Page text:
The new EU plan includes a call to develop the Libyan coast guard’s capabilities by providing training and the necessary equipment to monitor the borders and target smugglers’ supply lines, and to help Libya protect its southern borders by spurring regional security cooperation in the Sahel. Meanwhile, the EU is seeking to coordinate with Libyan municipalities and international organizations—namely the United Nations High Commissioner for Refugees (UNHCR) and International Organization on Migration (IOM)—to develop return and readmission programs for migrants not in need of protection and to improve protection and humanitarian assistance to asylum seekers and facilitate their integration into the local economy by creating jobs where they are concentrated. The most vulnerable would retain the possibility of moving to Europe.
The Libya-specific plan also faces a number of practical and political challenges. Several organizations, including the UNHCR, have criticized it for not offering asylum seekers realistic alternatives to relocation to safe countries, which would be a failure on the part of the EU member states to fulfill their commitment to the 1951 Convention relating to the Status of Refugees. The UNHCR further affirmed the need to distinguish between different motivations for migration and warned against the risks of returning refugees to their home countries.
The European plan is based on cooperation with the GNA and Libyan municipalities, but Libyan disagreement over the European proposal could potentially throw a wrench in the plans. With three different governments struggling for power in Libya, the GNA has limited ability to control all of Libya’s territory and safeguard migrants. While Fayez al-Sarraj, prime minister of the GNA, has stated Libya is ready to cooperate with Europe as long as any agreement respects Libyan sovereignty, municipal officials have rejected this agreement, arguing that keeping the migrants bottled up in Libya would deepen the country’s crisis.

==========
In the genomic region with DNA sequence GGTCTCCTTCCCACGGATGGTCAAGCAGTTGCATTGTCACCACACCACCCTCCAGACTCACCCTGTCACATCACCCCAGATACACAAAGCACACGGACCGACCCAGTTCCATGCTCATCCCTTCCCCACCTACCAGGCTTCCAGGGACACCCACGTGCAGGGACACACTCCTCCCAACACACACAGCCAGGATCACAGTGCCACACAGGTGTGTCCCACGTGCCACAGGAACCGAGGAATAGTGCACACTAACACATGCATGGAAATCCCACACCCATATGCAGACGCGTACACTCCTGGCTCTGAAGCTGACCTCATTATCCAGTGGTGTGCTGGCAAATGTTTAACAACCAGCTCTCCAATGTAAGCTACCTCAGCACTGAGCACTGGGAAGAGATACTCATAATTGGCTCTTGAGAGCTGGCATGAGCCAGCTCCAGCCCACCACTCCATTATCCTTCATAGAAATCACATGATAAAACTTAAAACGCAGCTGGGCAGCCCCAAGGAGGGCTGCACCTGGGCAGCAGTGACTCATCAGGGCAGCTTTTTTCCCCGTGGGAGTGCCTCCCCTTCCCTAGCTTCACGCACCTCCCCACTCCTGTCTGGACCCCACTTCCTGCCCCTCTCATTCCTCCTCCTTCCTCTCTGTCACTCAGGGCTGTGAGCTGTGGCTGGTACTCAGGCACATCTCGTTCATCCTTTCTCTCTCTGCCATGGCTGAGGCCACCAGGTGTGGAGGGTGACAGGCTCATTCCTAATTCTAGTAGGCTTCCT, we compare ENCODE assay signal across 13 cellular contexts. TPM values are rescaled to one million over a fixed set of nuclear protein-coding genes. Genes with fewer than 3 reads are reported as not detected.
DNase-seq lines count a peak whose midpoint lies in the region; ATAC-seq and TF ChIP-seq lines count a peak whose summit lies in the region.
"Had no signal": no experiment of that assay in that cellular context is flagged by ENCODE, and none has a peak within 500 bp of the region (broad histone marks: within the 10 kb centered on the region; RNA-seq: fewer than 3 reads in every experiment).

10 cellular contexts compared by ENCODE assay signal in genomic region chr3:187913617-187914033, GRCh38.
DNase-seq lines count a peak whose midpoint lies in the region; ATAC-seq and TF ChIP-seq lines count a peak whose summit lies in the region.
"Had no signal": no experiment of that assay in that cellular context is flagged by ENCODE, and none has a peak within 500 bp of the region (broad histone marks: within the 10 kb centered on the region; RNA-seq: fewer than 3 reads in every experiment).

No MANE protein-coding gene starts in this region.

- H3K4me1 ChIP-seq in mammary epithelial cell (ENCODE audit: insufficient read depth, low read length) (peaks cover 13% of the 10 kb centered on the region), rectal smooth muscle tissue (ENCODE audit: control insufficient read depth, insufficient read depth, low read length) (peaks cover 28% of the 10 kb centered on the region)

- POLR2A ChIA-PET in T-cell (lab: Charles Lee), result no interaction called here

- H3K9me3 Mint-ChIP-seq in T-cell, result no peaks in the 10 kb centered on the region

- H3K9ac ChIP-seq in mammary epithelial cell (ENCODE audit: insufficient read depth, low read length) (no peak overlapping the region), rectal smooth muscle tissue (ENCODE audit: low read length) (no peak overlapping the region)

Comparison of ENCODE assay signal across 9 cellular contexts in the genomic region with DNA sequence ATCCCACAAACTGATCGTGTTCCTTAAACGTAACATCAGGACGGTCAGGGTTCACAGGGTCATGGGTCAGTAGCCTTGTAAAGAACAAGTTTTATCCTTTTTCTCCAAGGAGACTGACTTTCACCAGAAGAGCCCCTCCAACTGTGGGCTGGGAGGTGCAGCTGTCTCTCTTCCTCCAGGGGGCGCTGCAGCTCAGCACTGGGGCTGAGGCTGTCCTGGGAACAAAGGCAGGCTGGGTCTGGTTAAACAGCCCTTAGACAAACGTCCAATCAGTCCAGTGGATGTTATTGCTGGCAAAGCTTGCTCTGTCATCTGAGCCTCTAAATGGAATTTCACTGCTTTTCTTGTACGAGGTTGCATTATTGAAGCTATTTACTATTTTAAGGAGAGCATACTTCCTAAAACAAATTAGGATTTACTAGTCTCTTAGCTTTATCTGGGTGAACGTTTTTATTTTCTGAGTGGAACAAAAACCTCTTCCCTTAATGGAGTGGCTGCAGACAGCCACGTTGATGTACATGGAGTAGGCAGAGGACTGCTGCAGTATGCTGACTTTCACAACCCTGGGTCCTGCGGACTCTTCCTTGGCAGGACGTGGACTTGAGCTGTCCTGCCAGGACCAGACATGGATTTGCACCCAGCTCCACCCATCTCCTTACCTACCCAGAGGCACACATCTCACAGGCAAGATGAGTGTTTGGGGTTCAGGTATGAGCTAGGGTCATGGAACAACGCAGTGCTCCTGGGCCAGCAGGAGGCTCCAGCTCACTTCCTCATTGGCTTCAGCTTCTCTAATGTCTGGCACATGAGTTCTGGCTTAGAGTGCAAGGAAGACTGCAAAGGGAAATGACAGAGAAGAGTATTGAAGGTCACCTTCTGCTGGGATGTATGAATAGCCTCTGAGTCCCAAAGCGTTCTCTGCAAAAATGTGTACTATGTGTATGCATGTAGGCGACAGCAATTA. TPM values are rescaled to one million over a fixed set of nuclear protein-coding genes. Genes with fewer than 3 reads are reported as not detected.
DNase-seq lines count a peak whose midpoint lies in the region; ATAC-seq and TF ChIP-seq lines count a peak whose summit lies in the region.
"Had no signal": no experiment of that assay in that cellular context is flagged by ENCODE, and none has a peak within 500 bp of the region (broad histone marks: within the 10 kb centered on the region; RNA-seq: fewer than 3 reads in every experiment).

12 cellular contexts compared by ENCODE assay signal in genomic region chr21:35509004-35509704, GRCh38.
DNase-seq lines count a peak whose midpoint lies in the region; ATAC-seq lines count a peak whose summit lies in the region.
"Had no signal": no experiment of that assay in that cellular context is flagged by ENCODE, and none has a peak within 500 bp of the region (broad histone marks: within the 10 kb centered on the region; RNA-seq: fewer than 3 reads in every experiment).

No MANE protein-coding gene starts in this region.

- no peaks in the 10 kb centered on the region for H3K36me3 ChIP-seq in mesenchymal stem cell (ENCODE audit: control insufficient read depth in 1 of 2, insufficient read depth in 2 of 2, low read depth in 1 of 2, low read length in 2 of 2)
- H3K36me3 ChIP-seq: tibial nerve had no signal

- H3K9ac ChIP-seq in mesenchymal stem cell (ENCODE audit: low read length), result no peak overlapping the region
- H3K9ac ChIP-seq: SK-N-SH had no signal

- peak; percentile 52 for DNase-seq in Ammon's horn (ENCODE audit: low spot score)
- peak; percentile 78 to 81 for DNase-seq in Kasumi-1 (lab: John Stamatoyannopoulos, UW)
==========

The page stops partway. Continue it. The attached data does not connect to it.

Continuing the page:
Moreover, European cooperation with the GNA in Libya could simply reroute migration and smuggling paths from neighboring countries, which will force all North African countries to take preventive measures and increase border security. This draws attention to how the migration issue intersects with these countries’ domestic and foreign policies. On the regional level, the EU plan aims to intensify cooperation between Tunisia, Egypt, and Algeria to obstruct other migration routes in North Africa. Europe intends to help these countries draft comprehensive migration policies including asylum laws and to boost their capacity to provide protection and humanitarian aid for migrants. Helping Libya’s neighbors improve conditions for refugees will later enable the EU to classify these countries as safe third countries—that is, countries where refugees and asylum seekers can be relocated and where they are provided international protection.